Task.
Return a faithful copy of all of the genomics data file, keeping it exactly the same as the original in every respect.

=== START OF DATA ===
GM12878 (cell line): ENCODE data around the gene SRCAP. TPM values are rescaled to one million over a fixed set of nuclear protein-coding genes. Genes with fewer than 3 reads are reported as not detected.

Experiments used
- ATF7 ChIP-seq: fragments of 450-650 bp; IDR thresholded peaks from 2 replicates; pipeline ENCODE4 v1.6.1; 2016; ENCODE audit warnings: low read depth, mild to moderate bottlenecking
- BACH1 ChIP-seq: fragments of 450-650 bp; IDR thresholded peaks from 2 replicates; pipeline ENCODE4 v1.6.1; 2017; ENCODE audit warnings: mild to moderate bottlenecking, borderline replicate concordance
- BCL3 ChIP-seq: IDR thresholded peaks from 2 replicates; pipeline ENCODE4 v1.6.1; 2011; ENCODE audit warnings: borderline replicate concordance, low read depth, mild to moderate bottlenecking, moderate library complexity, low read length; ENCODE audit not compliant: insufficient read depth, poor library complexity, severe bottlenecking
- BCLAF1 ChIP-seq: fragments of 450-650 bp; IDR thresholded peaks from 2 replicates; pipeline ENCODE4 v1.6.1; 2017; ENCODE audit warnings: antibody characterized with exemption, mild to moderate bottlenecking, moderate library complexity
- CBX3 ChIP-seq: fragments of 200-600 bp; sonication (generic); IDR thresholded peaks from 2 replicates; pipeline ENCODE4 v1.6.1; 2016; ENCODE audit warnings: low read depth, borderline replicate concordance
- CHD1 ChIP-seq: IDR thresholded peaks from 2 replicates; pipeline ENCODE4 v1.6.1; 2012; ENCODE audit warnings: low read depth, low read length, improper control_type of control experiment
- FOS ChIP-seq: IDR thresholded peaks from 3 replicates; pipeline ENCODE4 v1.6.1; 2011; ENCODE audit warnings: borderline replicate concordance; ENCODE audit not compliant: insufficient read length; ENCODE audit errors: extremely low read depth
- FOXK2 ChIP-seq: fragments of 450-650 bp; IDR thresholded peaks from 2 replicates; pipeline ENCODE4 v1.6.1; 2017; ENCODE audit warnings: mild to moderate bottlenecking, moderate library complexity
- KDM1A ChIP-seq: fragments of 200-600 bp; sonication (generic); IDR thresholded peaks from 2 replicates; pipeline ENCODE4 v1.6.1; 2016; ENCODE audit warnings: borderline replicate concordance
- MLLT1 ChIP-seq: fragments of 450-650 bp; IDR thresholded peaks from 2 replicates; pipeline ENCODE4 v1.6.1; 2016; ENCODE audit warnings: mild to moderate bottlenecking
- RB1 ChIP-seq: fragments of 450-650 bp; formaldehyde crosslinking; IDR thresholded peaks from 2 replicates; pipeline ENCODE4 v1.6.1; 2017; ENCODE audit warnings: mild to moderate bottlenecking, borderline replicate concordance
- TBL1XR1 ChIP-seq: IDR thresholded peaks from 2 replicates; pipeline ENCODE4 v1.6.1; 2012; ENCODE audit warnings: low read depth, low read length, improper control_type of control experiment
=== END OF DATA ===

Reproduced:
GM12878 (cell line): ENCODE data around the gene SRCAP. TPM values are rescaled to one million over a fixed set of nuclear protein-coding genes. Genes with fewer than 3 reads are reported as not detected.

Experiments used
- ATF7 ChIP-seq: fragments of 450-650 bp; IDR thresholded peaks from 2 replicates; pipeline ENCODE4 v1.6.1; 2016; ENCODE audit warnings: low read depth, mild to moderate bottlenecking
- BACH1 ChIP-seq: fragments of 450-650 bp; IDR thresholded peaks from 2 replicates; pipeline ENCODE4 v1.6.1; 2017; ENCODE audit warnings: mild to moderate bottlenecking, borderline replicate concordance
- BCL3 ChIP-seq: IDR thresholded peaks from 2 replicates; pipeline ENCODE4 v1.6.1; 2011; ENCODE audit warnings: borderline replicate concordance, low read depth, mild to moderate bottlenecking, moderate library complexity, low read length; ENCODE audit not compliant: insufficient read depth, poor library complexity, severe bottlenecking
- BCLAF1 ChIP-seq: fragments of 450-650 bp; IDR thresholded peaks from 2 replicates; pipeline ENCODE4 v1.6.1; 2017; ENCODE audit warnings: antibody characterized with exemption, mild to moderate bottlenecking, moderate library complexity
- CBX3 ChIP-seq: fragments of 200-600 bp; sonication (generic); IDR thresholded peaks from 2 replicates; pipeline ENCODE4 v1.6.1; 2016; ENCODE audit warnings: low read depth, borderline replicate concordance
- CHD1 ChIP-seq: IDR thresholded peaks from 2 replicates; pipeline ENCODE4 v1.6.1; 2012; ENCODE audit warnings: low read depth, low read length, improper control_type of control experiment
- FOS ChIP-seq: IDR thresholded peaks from 3 replicates; pipeline ENCODE4 v1.6.1; 2011; ENCODE audit warnings: borderline replicate concordance; ENCODE audit not compliant: insufficient read length; ENCODE audit errors: extremely low read depth
- FOXK2 ChIP-seq: fragments of 450-650 bp; IDR thresholded peaks from 2 replicates; pipeline ENCODE4 v1.6.1; 2017; ENCODE audit warnings: mild to moderate bottlenecking, moderate library complexity
- KDM1A ChIP-seq: fragments of 200-600 bp; sonication (generic); IDR thresholded peaks from 2 replicates; pipeline ENCODE4 v1.6.1; 2016; ENCODE audit warnings: borderline replicate concordance
- MLLT1 ChIP-seq: fragments of 450-650 bp; IDR thresholded peaks from 2 replicates; pipeline ENCODE4 v1.6.1; 2016; ENCODE audit warnings: mild to moderate bottlenecking
- RB1 ChIP-seq: fragments of 450-650 bp; formaldehyde crosslinking; IDR thresholded peaks from 2 replicates; pipeline ENCODE4 v1.6.1; 2017; ENCODE audit warnings: mild to moderate bottlenecking, borderline replicate concordance
- TBL1XR1 ChIP-seq: IDR thresholded peaks from 2 replicates; pipeline ENCODE4 v1.6.1; 2012; ENCODE audit warnings: low read depth, low read length, improper control_type of control experiment